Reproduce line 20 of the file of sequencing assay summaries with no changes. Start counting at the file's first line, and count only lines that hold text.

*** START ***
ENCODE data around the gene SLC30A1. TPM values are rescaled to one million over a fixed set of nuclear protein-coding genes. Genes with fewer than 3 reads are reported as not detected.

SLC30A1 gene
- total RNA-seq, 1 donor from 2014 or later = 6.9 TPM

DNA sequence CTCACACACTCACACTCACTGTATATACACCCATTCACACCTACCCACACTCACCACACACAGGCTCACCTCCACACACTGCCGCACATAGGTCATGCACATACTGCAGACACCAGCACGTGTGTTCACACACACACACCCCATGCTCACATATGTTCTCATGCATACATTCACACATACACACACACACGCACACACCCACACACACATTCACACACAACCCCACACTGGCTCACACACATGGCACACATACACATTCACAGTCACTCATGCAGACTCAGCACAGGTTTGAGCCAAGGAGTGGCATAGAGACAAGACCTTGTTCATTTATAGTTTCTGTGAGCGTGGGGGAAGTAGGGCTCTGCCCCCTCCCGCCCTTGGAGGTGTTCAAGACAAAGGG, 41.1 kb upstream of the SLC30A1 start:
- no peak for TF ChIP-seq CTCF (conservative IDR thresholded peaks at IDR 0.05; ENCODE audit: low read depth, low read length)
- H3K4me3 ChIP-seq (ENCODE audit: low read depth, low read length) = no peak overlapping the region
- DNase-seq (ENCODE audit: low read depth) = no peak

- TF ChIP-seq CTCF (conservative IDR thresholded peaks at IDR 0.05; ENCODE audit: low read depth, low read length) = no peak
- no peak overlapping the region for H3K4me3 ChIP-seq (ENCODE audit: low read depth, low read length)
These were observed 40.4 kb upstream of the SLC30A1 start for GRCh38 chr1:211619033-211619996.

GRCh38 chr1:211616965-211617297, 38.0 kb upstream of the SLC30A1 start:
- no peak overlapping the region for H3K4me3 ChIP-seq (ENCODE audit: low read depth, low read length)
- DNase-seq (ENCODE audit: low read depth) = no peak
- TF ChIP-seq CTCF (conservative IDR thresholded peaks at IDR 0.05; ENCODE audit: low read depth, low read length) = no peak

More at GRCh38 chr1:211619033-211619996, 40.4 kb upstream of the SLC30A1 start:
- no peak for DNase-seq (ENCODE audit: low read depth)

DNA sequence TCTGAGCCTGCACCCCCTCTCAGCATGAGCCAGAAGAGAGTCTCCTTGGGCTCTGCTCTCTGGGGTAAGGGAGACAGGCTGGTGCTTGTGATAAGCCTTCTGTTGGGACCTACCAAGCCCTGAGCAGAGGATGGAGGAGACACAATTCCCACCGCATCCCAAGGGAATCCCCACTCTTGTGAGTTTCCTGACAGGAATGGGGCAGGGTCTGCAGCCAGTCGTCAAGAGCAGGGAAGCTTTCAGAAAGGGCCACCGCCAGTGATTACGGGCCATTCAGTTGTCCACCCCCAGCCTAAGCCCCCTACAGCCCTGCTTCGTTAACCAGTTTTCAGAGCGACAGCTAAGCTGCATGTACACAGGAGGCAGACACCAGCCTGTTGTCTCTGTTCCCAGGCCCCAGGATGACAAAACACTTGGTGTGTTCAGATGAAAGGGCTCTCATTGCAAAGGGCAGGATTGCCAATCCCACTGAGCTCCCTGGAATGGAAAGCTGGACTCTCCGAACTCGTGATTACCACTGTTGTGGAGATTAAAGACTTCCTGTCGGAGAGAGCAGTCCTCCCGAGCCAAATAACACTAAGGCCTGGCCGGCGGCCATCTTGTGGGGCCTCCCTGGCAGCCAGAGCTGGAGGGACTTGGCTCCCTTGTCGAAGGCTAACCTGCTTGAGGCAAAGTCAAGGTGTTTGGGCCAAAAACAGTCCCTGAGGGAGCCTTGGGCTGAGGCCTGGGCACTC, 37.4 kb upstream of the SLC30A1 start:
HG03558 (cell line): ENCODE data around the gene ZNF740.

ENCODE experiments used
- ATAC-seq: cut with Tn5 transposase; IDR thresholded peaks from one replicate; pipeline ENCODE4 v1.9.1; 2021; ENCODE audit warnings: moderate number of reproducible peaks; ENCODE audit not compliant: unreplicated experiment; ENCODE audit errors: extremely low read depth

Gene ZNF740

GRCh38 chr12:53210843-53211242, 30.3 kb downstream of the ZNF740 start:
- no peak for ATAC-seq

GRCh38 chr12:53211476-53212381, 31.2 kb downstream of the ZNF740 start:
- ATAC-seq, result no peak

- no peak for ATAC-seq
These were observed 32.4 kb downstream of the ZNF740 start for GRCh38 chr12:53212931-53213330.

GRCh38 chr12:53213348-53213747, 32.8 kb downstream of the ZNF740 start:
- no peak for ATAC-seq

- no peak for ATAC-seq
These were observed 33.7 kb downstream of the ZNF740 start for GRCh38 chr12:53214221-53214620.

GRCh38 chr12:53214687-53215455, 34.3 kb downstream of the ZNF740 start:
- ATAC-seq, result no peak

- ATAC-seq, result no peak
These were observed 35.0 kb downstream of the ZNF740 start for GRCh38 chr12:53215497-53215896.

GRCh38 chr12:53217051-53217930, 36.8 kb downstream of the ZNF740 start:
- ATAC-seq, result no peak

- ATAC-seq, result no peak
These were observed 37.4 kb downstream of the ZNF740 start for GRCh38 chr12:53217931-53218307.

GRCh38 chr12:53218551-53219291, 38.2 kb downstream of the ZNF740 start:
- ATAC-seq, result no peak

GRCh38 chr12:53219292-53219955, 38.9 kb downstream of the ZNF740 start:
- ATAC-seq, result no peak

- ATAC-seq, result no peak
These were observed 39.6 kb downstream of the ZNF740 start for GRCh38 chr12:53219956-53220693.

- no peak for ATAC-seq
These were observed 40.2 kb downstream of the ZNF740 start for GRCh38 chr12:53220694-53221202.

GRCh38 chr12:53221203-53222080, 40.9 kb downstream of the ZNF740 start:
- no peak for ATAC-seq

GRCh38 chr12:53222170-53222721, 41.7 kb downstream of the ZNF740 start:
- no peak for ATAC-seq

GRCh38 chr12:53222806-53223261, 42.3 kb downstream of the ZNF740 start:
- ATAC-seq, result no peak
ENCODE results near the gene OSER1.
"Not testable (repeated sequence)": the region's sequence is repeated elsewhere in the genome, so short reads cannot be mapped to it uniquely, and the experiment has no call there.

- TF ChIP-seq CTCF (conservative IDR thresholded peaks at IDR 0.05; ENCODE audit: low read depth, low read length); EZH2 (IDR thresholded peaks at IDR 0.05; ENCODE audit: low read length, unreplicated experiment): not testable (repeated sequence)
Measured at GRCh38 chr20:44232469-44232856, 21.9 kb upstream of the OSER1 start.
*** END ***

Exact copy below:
- ATAC-seq: cut with Tn5 transposase; IDR thresholded peaks from one replicate; pipeline ENCODE4 v1.9.1; 2021; ENCODE audit warnings: moderate number of reproducible peaks; ENCODE audit not compliant: unreplicated experiment; ENCODE audit errors: extremely low read depth